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16 June, 2021 Health News

Prunes May Improve Cardiovascular Disease Risk Factors for Postmenopausal Woman

Prunes May Improve Cardiovascular Disease Risk Factors for Postmenopausal Woman

A recent study published in the Journal of Medicinal Food aimed to explore the cardiovascular benefits of consuming prunes for postmenopausal women. Prunes contain bioactive components that have demonstrated antioxidant and anti-inflammatory effects.

Researchers directed a 6-month parallel-design controlled clinical trial with 48 postmenopausal women. Each participant was randomly divided into one of three groups that consumed, either 0, 50, or 100 grams of prunes per day. At the conclusion of the 6-month intervention, it was found that the total cholesterol in those individuals consuming 100 grams per day and the high-density lipoprotein cholesterol in those consuming 50 grams per day were significantly improved compared to those with an intake of 0 grams of prunes. Furthermore, improvements in inflammatory biomarkers interleukin and tumor necrosis factor were observed in the 50 gram/day group and this group also saw their antioxidant capacity increased.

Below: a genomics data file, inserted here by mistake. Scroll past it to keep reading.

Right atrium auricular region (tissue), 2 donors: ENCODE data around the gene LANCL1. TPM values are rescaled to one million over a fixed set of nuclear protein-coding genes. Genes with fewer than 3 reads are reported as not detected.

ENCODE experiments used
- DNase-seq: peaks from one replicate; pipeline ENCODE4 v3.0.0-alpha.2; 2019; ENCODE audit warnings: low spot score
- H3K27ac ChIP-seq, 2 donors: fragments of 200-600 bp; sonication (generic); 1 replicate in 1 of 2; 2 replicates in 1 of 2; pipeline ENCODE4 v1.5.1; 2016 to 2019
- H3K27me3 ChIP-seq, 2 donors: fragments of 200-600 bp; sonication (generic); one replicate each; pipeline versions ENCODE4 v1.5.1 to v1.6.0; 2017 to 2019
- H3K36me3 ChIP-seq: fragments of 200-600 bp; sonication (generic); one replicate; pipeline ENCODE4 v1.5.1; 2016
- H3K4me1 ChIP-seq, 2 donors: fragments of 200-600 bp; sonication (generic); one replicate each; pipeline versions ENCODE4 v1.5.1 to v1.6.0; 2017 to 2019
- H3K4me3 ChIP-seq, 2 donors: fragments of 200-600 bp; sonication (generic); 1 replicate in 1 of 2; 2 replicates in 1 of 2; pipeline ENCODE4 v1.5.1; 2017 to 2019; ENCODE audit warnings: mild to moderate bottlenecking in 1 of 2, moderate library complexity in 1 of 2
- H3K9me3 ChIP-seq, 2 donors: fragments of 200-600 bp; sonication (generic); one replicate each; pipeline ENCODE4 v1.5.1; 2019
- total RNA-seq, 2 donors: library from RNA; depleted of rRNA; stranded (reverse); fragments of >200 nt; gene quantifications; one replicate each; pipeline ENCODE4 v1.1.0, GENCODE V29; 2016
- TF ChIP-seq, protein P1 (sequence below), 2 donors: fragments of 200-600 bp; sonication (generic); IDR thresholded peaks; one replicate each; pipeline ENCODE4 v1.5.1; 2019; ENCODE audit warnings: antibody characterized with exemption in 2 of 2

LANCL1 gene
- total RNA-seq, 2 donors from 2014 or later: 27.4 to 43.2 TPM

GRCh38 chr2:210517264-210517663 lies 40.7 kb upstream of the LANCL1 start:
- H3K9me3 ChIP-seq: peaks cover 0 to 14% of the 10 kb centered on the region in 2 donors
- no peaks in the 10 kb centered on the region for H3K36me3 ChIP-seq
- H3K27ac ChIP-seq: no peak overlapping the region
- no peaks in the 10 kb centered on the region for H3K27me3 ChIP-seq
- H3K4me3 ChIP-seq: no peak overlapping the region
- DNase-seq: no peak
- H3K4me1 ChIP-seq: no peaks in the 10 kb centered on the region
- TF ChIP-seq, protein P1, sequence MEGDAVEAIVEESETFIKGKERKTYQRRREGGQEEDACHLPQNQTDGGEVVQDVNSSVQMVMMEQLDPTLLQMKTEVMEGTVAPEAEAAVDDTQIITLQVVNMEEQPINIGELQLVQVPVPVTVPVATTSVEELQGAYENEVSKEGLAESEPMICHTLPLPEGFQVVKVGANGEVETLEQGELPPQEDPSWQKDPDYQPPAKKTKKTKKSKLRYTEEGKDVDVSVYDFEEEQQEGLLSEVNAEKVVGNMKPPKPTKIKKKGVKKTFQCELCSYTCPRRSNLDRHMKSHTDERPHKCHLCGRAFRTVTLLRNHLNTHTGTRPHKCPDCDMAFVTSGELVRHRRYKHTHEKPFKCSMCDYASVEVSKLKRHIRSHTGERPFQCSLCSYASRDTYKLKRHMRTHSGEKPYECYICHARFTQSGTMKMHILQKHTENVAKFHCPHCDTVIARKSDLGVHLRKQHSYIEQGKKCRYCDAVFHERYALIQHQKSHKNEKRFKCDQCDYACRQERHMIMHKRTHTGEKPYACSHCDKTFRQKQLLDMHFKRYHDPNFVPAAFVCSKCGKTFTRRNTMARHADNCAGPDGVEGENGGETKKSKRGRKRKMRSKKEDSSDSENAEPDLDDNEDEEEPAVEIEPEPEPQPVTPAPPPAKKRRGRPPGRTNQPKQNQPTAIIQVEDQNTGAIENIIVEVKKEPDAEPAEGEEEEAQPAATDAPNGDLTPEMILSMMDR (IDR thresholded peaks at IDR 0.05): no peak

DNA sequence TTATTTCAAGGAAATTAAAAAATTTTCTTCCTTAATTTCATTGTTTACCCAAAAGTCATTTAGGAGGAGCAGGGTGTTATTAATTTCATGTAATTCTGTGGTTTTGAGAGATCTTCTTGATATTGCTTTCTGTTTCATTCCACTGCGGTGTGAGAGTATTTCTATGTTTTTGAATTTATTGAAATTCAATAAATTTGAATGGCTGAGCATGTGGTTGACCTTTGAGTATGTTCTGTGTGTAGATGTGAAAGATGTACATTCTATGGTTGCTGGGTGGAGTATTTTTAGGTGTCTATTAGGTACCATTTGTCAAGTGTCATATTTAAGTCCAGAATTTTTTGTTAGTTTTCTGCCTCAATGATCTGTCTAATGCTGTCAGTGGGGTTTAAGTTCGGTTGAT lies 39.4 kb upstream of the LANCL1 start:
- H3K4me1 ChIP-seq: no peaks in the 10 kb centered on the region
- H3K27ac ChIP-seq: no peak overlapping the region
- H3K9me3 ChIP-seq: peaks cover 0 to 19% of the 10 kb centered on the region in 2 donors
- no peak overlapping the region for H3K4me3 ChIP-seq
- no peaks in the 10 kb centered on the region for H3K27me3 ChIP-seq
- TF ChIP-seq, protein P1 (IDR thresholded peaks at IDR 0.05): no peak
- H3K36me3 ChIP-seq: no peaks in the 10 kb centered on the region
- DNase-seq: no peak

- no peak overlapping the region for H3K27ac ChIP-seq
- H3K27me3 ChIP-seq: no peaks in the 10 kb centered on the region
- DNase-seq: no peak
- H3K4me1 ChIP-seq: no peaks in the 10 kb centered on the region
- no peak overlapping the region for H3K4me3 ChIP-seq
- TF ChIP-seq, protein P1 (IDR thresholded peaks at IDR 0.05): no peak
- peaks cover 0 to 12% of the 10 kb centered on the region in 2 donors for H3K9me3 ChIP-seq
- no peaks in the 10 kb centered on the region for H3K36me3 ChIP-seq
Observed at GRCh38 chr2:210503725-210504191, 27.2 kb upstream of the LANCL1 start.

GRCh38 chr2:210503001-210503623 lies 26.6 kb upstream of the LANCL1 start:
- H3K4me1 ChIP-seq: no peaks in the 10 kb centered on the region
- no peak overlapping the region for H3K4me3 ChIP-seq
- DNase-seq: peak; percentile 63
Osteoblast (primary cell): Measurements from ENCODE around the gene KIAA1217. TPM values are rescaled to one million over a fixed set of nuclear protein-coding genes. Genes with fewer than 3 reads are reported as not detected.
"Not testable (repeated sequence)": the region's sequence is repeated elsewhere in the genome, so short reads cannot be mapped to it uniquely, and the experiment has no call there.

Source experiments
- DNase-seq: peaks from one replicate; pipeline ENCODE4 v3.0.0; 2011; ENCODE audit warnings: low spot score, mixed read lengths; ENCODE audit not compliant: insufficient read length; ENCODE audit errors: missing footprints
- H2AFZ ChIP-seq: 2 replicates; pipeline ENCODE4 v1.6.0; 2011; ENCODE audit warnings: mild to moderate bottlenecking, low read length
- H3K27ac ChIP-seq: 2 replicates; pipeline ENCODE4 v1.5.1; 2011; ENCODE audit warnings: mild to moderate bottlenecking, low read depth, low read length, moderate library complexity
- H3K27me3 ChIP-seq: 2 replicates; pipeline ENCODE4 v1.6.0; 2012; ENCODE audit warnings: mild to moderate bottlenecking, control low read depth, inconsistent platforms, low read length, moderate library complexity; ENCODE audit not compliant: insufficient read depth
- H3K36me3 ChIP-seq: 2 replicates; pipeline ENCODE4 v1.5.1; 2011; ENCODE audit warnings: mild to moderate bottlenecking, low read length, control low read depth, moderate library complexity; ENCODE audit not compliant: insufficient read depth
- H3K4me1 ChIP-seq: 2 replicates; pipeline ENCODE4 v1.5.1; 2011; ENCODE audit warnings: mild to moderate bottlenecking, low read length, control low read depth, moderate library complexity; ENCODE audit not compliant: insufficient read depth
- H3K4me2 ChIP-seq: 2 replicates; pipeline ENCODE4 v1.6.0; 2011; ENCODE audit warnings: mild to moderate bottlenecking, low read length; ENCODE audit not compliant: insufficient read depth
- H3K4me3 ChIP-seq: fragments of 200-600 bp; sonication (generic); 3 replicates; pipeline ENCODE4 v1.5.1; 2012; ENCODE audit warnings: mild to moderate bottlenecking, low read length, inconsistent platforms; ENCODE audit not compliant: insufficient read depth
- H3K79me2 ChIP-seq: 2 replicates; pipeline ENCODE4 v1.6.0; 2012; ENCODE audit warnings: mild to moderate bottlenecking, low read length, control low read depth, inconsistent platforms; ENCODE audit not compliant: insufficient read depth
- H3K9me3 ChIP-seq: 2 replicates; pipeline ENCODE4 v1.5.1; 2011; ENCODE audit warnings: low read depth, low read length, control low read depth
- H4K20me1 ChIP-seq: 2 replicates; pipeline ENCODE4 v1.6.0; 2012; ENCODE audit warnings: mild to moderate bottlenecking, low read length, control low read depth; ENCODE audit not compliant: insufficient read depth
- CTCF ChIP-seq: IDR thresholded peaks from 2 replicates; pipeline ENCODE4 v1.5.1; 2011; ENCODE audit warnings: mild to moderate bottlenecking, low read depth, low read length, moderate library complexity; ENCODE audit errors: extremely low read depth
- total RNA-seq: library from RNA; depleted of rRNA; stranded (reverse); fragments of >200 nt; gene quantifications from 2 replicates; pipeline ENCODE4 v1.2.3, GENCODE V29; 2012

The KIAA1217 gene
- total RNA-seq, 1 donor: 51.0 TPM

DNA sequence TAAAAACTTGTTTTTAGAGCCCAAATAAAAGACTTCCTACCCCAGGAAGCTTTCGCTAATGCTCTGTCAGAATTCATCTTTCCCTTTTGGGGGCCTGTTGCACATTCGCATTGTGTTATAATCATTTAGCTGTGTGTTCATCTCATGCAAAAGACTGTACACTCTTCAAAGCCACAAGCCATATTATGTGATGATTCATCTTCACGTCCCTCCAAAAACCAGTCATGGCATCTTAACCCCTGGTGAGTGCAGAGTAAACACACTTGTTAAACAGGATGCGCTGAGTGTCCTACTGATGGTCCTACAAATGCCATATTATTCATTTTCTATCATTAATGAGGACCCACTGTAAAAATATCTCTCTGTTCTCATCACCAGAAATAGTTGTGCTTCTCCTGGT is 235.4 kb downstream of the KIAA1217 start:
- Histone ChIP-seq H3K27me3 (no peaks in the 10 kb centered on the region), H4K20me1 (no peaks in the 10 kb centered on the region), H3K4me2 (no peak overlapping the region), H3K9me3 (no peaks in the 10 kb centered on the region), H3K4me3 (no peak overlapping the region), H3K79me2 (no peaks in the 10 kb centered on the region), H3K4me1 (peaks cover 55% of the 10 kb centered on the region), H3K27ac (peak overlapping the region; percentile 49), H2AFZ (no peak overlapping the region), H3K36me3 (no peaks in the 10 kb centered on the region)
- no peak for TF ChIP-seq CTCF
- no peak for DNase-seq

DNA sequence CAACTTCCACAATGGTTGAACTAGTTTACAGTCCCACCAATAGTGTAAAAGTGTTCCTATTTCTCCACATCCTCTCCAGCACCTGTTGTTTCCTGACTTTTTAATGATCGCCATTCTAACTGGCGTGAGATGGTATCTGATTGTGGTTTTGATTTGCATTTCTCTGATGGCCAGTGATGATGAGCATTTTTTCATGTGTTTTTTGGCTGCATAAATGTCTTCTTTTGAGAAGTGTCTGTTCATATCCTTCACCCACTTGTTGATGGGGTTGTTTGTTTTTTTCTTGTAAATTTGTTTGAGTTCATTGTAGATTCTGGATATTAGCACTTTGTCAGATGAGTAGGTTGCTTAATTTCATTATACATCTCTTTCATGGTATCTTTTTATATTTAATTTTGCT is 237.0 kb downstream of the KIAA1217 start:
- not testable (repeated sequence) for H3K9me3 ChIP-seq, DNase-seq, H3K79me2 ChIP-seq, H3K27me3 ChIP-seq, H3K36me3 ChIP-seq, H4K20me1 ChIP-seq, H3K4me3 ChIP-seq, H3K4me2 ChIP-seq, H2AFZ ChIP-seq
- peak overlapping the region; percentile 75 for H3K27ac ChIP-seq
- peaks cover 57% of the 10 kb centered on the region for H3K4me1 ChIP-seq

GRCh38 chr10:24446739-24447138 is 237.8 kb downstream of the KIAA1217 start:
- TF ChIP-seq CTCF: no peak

In summary, the research shows that consuming between 50 and 100 grams of prunes per day may improve various cardiovascular disease risk factors in postmenopausal women such as total cholesterol, oxidative stress, and inflammatory markers.

Hong, M. Y., Kern, M., Nakamichi-Lee, M., Abbaspour, N., Ahouraei Far, A., & Hooshmand, S. (2021). Dried Plum Consumption Improves Total Cholesterol and Antioxidant Capacity and Reduces Inflammation in Healthy Postmenopausal WomenJournal of Medicinal Food.
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